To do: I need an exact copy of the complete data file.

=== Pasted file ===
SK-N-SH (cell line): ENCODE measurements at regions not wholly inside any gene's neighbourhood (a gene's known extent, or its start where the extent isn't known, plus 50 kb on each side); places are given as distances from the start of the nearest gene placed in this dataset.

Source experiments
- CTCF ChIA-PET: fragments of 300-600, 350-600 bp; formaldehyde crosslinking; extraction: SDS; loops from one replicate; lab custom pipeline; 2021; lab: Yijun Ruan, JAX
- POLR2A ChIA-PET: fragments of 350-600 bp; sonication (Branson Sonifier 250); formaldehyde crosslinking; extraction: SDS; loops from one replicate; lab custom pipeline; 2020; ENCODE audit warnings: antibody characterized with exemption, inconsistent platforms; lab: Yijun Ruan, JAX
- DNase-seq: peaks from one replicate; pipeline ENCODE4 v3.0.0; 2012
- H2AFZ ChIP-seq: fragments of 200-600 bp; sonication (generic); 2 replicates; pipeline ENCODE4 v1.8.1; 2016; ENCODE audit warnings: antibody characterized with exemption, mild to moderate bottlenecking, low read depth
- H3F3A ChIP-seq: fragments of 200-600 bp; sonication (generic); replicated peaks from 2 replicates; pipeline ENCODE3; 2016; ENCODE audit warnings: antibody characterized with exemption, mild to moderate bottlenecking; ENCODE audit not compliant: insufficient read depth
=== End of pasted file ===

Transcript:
SK-N-SH (cell line): ENCODE measurements at regions not wholly inside any gene's neighbourhood (a gene's known extent, or its start where the extent isn't known, plus 50 kb on each side); places are given as distances from the start of the nearest gene placed in this dataset.

Source experiments
- CTCF ChIA-PET: fragments of 300-600, 350-600 bp; formaldehyde crosslinking; extraction: SDS; loops from one replicate; lab custom pipeline; 2021; lab: Yijun Ruan, JAX
- POLR2A ChIA-PET: fragments of 350-600 bp; sonication (Branson Sonifier 250); formaldehyde crosslinking; extraction: SDS; loops from one replicate; lab custom pipeline; 2020; ENCODE audit warnings: antibody characterized with exemption, inconsistent platforms; lab: Yijun Ruan, JAX
- DNase-seq: peaks from one replicate; pipeline ENCODE4 v3.0.0; 2012
- H2AFZ ChIP-seq: fragments of 200-600 bp; sonication (generic); 2 replicates; pipeline ENCODE4 v1.8.1; 2016; ENCODE audit warnings: antibody characterized with exemption, mild to moderate bottlenecking, low read depth
- H3F3A ChIP-seq: fragments of 200-600 bp; sonication (generic); replicated peaks from 2 replicates; pipeline ENCODE3; 2016; ENCODE audit warnings: antibody characterized with exemption, mild to moderate bottlenecking; ENCODE audit not compliant: insufficient read depth